Politics

WHAT ACTUALLY IS THE PROCESS OF IMPEACHMENT?

Before we get started: the only truly funny part about this impeachment is every reputable news outlet having to write a headline like, “The peach emoji isn’t just for butts anymore!” Like I didn’t know that I needed WaPo to write about the “sexy” peach emoji until it did. Just goes to show you.


If you’re anything like me, you’re sick of hearing about impeachment at every hour of every day, but you also can’t get enough of the d-r-a-m-a. And if you’re also like me, you haven’t bothered to research the actual process of impeachment until you decided to write about it for your blog. And if this paragraph applies to you, you need to back off. This is my thing.

As with a lot of things revolving around politics or science or culture or news, you can be an avid news-watcher and get a lot of the “latest” without really ever understanding the background or context.

So what is it?

Impeachment involves the lower house (in this case, the House of Representatives) of a bicameral government bringing forth charges against an elected official for alleged committed “high crimes or misdemeanors.” After that goes through, the impeachment then moves into the upper house (in this case, the U.S. Senate) as a trial, the result of which either finds the aforementioned government official convicted or not, and thus removed from office or not.

Before Trump, there were three instances of impeachment proceedings: Andrew Johnson in 1868, Richard Nixon in 1974 and Bill Clinton in 1998.

Presidents (as well as other government officials) can be impeached for things that are technically legal. A president does not have to break the law to trigger an impeachment process.

In fact, Alexander Hamilton, in the 65th Federalist paper, identified impeachable offenses as public misconduct, or the abuse/violation of public trust. Essentially, the creators of the impeachment process recognized that even non-criminal activities by the person occupying the highest and most powerful seat in the country could have damaging or negative ramifications.

It’s the same logic as to why if I complained about a Postmates driver stealing my food, no one would care, but when Lizzo complains, that driver gets death threats. People in power have impact that I don’t.

Impeachment does not necessarily mean ‘the removal from office.’ That’s why Trump could possibly be our third impeached president, though none have ever been removed from office. That’s because while the impeachment was approved and moved through the House, the Senate acquitted both President Bill Clinton and President Andrew Johnson via their respective trials.

This happened before?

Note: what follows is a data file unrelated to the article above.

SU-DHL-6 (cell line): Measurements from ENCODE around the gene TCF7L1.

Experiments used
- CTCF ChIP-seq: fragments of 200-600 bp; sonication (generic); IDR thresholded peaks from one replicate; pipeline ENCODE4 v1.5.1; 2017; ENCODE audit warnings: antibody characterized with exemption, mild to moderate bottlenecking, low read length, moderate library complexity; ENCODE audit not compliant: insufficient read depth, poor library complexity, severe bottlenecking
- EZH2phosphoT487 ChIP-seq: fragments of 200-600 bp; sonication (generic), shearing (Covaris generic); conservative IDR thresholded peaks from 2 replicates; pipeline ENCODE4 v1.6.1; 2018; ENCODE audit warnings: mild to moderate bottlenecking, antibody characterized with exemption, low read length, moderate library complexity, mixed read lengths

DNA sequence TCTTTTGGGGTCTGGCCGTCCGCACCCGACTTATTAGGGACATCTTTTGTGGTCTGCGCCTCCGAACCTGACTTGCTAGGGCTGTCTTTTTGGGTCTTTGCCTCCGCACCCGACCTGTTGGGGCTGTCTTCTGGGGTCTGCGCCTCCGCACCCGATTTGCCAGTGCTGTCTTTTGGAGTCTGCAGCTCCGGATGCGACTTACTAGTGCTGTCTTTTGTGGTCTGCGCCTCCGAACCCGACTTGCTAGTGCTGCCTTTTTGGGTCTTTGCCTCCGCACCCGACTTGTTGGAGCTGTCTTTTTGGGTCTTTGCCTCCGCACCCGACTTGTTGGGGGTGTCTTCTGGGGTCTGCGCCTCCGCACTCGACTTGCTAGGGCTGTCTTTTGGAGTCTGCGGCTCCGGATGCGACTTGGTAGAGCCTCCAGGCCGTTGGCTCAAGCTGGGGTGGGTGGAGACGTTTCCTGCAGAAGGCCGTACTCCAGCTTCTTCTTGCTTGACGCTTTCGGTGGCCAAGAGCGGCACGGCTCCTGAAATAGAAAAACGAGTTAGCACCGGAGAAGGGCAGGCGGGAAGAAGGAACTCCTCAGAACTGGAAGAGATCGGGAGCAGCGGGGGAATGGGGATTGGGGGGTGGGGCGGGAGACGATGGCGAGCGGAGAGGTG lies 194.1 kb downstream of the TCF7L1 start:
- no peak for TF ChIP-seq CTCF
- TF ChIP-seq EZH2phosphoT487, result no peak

In 1868, Andrew Johnson was impeached (primarily) for violating the Tenure of Office Act when he removed Secretary of War Edwin Stanton and replaced him with Brevet Major General Lorenzo Thomas. The larger context was the tension between Johnson and Congress over how to incorporate the Confederacy back into the Union, but I’m not your history teacher. Read a book.

Johnson was aquitted in the Senate trial, and set the precedent that Congress cannot remove a president from office because they disagree with his policy, style or administration of office.

The impeachment process began in February 1868 and concluded in May of the same year.

Despite the fact that Richard Nixon’s is the only impeachment process to not result in a Senate trial, his was also the only one to result in a president leaving office. Nixon was not actually impeached.

The process to impeach Nixon started after an investigation into the Watergate scandal (when burglars broke into the Democratic office at Watergate), and the Nixon administration’s attempt to cover up their involvement. The money paid out to the burglars was connected to a fund for Nixon’s re-election; in addition, Nixon and his aides discussed how to delay the FBI’s investigation in the Smoking Gun Tape.

However, impeachment seemed costly, publicly erosive and unpopular until the Saturday Night Massacre on Oct. 20, 1973, when Nixon fired both the attorney general and deputy A.G. for refusing to fire Watergate Special Prosecutor Archibald Cox. After all three were fired, the desire for impeachment swelled rapidly.

In late July, 1974, the Judiciary Committee approved three articles of impeachment (obstruction of justice, contempt of Congress and abuse of power). By early August, one of the subpoenaed phone call transcripts – the Smoking Gun Tape – had completely destroyed the rest of Nixon’s political goodwill. On the tape, Nixon was heard agreeing that the FBI should be approached to halt the investigation. On August 9, 1974, he resigned from office before the House of Representatives could officially vote on impeachment.

Nixon’s impeachment process started in late October, 1973 and ended with his resignation in August, 1974.

In 1998, President Bill Clinton was impeached on two articles (obstruction of justice and lying under oath) after Paula Jones, a former Arkansas state employee, sued the president for sexual harassment. During the Jones suit, Clinton was asked about his relationship with Monica Lewinsky and lied under oath.